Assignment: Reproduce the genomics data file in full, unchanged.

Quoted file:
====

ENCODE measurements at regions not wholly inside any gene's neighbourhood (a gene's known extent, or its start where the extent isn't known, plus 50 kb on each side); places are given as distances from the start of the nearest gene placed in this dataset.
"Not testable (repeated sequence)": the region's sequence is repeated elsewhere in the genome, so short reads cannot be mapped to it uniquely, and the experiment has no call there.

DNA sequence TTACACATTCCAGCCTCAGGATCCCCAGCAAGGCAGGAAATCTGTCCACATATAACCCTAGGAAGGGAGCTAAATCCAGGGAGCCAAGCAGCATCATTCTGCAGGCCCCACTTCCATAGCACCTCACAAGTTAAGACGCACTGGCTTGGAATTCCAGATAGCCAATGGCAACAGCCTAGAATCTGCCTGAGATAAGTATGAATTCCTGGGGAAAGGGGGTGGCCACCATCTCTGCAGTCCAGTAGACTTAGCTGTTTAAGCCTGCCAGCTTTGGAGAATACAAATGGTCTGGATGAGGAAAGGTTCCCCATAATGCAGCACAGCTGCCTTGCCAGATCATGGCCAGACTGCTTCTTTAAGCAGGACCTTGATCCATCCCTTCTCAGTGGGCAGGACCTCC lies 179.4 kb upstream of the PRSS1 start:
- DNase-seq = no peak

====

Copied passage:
ENCODE measurements at regions not wholly inside any gene's neighbourhood (a gene's known extent, or its start where the extent isn't known, plus 50 kb on each side); places are given as distances from the start of the nearest gene placed in this dataset.
"Not testable (repeated sequence)": the region's sequence is repeated elsewhere in the genome, so short reads cannot be mapped to it uniquely, and the experiment has no call there.

DNA sequence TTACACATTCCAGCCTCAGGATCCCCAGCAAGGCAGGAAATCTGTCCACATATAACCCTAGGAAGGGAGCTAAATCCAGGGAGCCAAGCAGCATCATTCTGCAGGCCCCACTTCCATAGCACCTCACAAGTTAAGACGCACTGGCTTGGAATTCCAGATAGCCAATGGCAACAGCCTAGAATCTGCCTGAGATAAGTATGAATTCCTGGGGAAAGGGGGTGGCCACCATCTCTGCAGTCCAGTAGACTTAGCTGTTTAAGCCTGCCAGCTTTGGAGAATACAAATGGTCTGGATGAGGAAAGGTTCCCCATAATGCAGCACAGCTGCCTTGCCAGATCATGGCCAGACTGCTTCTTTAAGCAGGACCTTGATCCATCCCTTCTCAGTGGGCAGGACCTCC lies 179.4 kb upstream of the PRSS1 start:
- DNase-seq = no peak